by M. Shellenberger, Nov 3, 2021 in Unherd
No global problem has ever been more exaggerated than climate change. As it has gone from being an obscure scientific question to a theme in popular culture, we’ve lost all sense of perspective.
Here are the facts: in Europe, emissions in 2020 were 26% below 1990 levels. In the United States, emissions in 2020 were 22% below 2005 levels. Emissions are likely to start declining, too, in developing nations, including China and India, within the next decade. Most nations’ emissions will be bigger this year than last, due to post-Covid economic growth. But global emissions are still likely to peak within the next decade.
And the result will be a much smaller increase in global average temperatures than almost anyone predicted just five years ago. The best science now predicts that temperatures are likely to rise just 2.5-3°Cabove pre-industrial levels. It’s not ideal, but it’s a far cry from the hysterical and apocalyptic predictions of 6°C, made just a decade ago. A 3°C increase is hardly an existential threat to humanity.
Not that you’d know it, if you had half an eye on the headlines this summer. The floods, fires and heatwaves that plagued the world were, for many observers, proof that the impacts of climate change have already become catastrophic. In Europe, more than 150 people died in flooding. In the United States, wildfire season started earlier and lasted longer, razing hundreds of thousands of acres. Around the world, hundreds died from heatwaves.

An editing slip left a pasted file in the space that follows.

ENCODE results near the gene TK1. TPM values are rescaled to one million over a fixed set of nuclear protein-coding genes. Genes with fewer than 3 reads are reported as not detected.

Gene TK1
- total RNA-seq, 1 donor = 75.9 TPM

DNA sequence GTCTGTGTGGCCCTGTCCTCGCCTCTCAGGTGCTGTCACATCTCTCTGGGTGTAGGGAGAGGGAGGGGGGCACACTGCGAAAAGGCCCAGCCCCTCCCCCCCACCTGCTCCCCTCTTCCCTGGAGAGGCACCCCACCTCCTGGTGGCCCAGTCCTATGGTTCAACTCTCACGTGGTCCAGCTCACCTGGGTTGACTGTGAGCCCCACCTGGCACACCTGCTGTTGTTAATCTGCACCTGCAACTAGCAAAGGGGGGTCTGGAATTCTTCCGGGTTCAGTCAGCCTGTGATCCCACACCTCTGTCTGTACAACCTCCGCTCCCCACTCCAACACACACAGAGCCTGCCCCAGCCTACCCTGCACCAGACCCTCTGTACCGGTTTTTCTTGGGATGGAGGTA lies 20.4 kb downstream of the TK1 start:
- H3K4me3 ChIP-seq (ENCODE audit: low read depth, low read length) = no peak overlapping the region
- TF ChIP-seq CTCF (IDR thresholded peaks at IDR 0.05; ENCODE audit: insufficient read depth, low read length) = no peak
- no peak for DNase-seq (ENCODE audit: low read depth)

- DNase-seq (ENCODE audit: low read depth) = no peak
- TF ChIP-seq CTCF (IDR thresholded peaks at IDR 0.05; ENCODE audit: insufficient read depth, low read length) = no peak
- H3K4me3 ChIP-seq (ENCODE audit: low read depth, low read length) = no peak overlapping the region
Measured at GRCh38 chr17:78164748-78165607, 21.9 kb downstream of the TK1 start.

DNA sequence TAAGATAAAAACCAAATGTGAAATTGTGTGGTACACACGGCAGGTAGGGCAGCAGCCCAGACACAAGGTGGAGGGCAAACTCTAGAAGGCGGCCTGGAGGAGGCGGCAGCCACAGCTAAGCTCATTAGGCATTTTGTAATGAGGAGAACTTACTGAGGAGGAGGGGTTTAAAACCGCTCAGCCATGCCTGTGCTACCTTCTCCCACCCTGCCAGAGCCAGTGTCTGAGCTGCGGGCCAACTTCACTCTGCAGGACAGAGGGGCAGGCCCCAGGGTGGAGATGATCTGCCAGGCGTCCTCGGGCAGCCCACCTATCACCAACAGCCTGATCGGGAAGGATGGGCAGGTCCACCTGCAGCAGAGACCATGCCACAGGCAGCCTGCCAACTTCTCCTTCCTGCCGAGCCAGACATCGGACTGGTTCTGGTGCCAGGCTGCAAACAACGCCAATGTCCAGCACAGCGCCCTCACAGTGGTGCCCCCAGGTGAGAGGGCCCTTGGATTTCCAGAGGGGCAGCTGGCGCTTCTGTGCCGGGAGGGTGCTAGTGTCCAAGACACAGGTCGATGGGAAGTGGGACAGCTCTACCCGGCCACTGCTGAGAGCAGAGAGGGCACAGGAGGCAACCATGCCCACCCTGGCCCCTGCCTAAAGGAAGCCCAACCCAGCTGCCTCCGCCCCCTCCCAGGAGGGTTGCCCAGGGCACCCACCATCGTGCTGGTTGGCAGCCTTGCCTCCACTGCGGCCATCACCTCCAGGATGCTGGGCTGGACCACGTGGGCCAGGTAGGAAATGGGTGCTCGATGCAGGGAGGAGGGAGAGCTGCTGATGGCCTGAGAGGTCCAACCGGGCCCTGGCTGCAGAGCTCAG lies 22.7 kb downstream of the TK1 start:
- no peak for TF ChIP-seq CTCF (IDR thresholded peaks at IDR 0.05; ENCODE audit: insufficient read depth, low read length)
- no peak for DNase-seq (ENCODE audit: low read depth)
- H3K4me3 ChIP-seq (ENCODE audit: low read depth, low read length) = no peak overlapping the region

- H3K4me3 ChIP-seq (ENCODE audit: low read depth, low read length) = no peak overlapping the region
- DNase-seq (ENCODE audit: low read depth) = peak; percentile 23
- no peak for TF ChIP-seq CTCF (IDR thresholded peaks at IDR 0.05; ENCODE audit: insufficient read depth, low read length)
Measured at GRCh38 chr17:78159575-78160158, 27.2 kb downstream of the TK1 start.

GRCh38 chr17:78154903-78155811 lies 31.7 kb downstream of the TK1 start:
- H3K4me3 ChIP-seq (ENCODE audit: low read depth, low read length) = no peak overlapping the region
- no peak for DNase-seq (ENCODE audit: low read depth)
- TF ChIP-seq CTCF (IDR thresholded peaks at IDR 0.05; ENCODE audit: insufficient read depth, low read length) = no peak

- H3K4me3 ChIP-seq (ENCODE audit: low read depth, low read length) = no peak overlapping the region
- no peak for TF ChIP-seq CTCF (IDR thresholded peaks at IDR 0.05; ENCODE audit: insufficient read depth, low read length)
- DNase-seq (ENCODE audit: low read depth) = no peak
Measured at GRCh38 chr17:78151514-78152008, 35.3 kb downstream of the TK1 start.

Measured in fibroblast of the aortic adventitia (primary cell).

But again, it’s worth reminding ourselves of the facts: there has been a 92% decline in the per decade death toll from natural disasters since its peak in the 1920s. In that decade, 5.4 million people died from natural disasters. In the 2010s, just 0.4 million did. Globally, the five-year period ending in 2020 had the fewest natural disaster deaths of any five-year period since 1900. And this decline occurred during a period when the global population nearly quadrupled — and temperatures rose more than 1°C degree centigrade above pre-industrial levels.